Don't fly blind!

Thursday, November 15, 2007

New Charity Widgets May Increase Holiday Giving

Looking for a way to increase holiday giving? Consider adding widgets to your fundraising mix.

A widget is a piece of content that you can paste on your website, blog or social networking page. Widgets can contain pictures and text. See GlobalGiving's "Give Love" widget at right.

The great thing about widgets is that many sync up with donation platforms like PayPal. By clicking directly on the widget your friends, relatives, co-workers, donors, and volunteers can make an immediate contribution to your cause.

Many individuals are using widgets to raise money for the charities that they care about. Many nonprofits are using widgets as part of their viral marketing/fundraising efforts.

There are several services on the Web where you can create widgets for FREE including SixDegrees.org, Change.org, chip in, and Widgetbox. To learn more about how individuals and nonprofits are using charity widgets to raise money for their cause read this report.

Happy widgetizing!

Sunday, November 11, 2007

And the Winner Is...

We had a fantastic time at our annual NPower Greater DC Region Technology Innovation Awards Luncheon on Friday and I'm pleased to say that this year's winner is RAINN - Rape, Abuse & Incest National Network.

RAINN won for their innovative use of online chat to create the nation's first secure and confidential Online Hotline for survivors of abuse. They get a "full suite" of technology services valued at $45,000 including a strategic technology plan, Microsoft software, IBM hardware and $2,000 in cash.

We also previewed our new "video" at the event. Hope you like! For more information about what we're up to at NPower read our annual report.

Cheers!

Tuesday, November 6, 2007

Slowly Does it Every Time


I spent some time last week reading over some of the great advice that we got from this year's Technology Innovation Awards Applicants. You can learn more about our Annual Award and Luncheon here.
This advice came through loud and clear and reminded me of Aesop's famous fable, The Tortoise and the Hare.
"It's not important to be on the bleeding edge of technology. It's more important to define your requirements and determine what your users (staff, board members and volunteers) really need and will USE. We didn't change our systems overnight. We took our time doing the research. Now we are reaping the rewards. We know we have the right systems in place because our people are on board."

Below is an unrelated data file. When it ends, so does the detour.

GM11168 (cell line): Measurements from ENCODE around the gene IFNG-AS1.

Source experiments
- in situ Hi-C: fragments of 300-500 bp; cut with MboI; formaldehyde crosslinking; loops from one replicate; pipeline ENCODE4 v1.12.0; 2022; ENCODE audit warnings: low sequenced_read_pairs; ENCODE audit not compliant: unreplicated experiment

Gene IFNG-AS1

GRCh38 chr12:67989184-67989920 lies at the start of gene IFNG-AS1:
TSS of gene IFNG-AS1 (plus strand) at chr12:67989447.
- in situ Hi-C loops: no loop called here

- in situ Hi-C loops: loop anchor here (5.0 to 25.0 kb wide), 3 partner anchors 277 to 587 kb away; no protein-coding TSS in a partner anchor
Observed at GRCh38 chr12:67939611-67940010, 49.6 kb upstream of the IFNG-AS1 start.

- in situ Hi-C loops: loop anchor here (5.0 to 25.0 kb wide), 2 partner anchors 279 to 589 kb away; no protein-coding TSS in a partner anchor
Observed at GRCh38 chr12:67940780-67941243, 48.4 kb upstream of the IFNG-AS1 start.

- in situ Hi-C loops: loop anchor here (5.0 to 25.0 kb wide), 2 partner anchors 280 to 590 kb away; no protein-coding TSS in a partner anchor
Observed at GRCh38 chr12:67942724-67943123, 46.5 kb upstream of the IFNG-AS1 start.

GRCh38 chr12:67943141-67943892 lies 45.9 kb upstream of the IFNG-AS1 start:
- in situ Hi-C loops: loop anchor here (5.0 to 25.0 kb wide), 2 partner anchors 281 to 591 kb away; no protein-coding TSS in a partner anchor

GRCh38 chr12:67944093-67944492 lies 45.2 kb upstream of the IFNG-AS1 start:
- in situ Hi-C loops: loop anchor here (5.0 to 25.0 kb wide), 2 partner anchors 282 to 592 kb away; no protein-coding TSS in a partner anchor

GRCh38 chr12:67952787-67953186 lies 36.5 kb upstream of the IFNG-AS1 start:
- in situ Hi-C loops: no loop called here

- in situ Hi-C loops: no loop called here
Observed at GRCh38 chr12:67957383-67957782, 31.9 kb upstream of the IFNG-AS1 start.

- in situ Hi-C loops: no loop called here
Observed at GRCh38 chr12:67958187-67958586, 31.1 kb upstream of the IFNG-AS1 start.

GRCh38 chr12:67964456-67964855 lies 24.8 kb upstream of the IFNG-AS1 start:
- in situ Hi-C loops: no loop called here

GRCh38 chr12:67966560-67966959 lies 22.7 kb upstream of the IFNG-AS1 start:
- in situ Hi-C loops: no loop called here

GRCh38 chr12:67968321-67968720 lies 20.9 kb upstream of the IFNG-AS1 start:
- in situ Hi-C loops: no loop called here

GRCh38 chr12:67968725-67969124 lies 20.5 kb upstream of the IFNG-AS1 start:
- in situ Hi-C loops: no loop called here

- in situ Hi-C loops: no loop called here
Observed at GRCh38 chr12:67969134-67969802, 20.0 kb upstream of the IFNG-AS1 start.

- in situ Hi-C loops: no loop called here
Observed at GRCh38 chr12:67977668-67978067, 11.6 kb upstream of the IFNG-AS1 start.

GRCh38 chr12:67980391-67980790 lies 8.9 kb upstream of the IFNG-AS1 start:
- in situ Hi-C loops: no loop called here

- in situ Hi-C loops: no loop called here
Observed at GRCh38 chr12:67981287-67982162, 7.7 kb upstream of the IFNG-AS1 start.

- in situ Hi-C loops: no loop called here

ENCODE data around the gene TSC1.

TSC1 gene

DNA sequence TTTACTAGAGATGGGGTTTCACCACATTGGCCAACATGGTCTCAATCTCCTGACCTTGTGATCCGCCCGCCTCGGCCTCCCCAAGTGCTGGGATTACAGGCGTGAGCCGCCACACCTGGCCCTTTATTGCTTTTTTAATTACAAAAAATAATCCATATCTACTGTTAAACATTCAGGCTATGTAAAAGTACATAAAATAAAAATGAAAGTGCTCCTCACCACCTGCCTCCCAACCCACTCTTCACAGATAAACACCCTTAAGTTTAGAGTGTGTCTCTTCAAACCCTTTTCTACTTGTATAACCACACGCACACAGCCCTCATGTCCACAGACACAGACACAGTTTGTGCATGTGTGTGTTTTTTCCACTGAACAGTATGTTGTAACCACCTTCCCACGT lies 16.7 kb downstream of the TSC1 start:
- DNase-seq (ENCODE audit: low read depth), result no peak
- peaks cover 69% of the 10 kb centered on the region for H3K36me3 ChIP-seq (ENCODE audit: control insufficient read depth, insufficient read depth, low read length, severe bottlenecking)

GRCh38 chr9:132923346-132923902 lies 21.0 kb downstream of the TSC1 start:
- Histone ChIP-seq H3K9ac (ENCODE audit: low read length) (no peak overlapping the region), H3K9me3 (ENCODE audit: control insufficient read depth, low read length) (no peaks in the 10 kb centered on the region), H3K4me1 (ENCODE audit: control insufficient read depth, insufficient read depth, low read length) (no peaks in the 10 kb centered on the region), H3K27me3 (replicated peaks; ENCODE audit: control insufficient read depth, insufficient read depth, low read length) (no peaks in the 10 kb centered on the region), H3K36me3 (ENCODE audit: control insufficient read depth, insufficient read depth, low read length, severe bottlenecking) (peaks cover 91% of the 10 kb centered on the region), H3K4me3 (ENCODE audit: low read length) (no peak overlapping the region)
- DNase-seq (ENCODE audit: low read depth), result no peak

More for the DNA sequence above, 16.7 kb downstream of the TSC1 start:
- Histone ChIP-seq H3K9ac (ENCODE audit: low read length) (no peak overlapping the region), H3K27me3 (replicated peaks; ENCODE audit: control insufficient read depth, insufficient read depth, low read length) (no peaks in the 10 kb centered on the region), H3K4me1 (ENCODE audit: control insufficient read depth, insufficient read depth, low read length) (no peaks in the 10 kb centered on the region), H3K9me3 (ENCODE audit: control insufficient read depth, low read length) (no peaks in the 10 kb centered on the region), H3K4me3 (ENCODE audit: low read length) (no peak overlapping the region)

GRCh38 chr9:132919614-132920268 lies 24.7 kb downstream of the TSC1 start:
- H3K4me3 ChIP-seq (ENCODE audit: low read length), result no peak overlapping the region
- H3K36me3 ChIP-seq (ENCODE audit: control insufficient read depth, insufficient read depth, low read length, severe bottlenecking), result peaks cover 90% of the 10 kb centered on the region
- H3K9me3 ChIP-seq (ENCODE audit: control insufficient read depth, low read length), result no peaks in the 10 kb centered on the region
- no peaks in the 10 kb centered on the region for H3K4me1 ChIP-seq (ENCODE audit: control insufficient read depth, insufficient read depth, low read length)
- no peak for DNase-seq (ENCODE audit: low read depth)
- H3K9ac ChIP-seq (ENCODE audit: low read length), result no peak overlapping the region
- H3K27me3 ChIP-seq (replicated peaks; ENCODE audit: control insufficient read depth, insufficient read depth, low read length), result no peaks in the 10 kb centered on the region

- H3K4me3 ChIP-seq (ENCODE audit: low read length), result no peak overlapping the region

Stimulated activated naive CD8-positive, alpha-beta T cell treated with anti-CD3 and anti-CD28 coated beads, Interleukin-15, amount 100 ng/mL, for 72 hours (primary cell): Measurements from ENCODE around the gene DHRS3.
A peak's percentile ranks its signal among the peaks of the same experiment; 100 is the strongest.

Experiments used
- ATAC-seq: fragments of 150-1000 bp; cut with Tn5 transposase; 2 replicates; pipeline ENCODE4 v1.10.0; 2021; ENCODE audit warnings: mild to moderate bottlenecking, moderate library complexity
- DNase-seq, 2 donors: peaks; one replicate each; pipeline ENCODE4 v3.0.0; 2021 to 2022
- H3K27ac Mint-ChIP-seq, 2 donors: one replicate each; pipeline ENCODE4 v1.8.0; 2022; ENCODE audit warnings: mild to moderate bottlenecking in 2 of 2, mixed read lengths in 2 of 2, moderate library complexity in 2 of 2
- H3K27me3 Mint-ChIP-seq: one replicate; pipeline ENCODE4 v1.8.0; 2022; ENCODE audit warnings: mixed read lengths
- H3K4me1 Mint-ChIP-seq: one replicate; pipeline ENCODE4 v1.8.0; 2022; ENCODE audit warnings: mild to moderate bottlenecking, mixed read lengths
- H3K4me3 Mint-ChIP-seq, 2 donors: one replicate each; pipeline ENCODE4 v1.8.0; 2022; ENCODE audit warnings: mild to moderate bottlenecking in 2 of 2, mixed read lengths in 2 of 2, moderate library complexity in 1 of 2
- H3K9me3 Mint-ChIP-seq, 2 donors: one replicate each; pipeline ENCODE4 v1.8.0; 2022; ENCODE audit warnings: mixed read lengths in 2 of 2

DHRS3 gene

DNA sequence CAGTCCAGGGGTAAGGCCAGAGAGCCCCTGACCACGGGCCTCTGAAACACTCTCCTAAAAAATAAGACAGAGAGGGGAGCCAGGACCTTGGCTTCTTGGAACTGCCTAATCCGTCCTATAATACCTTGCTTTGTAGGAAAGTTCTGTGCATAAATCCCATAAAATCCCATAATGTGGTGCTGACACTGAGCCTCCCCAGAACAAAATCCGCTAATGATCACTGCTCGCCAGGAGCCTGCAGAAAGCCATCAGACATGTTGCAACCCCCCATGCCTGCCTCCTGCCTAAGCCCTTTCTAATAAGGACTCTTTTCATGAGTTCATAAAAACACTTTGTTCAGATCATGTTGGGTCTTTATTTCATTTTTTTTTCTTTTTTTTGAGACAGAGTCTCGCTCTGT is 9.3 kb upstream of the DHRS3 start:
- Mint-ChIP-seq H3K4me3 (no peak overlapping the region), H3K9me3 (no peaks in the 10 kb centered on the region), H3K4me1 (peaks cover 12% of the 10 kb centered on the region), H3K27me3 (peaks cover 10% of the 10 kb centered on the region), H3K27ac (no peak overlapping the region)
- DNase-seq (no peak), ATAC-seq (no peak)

Thursday, November 1, 2007

If You Build IT They Will Come - NOT!

I came across this interesting report a few weeks ago. It was released this summer by the Institute for Nonprofit Organization Management in San Francisco.

This finding caught my attention and is right on.

"Less successful nonprofits assumed (my emphasis) that the community would use their technology once it was available. For example, one organization established an online discussion forum so people could discuss common issues and recruit volunteers online. The discussion forum was largely unused. While the organization’s staff recognized that they needed to do greater outreach, they failed to consider whether their constituents wanted this technology. Technology is only effective if people have the time and interest to become involved in the issue in the first place." (AMEN!)
Technology, like any tool, should be user-driven but for some reason many of us forget this. We become enamored of the "bells and whistles" of a new tool and fall in love with a solution for its own sake.

We fell prey to this mistake at NPower when we purchased a first-in-class project management system for our consulting and sales team. Turns out we didn't need 1/2 of the functionality that the tool offered and rather than streamline our work, the tool made project management MORE not less onerous.

Don't choose a new technology for your organization based on the credentials of the vendor or the sales pitch alone. Choose a tool based on what your users and constituents NEED to get their jobs done. This may mean, for example, managing donors via an Excel spreadsheet or helping members to communicate via a simple list serv. While I know this will not be sexy for the tech-savvy folks in your organization, if a technology works, it works. And that's the important part.

At the same time, keep your eyes to the future and plan for change and growth. That way you can be sure that your technology will grow along with you.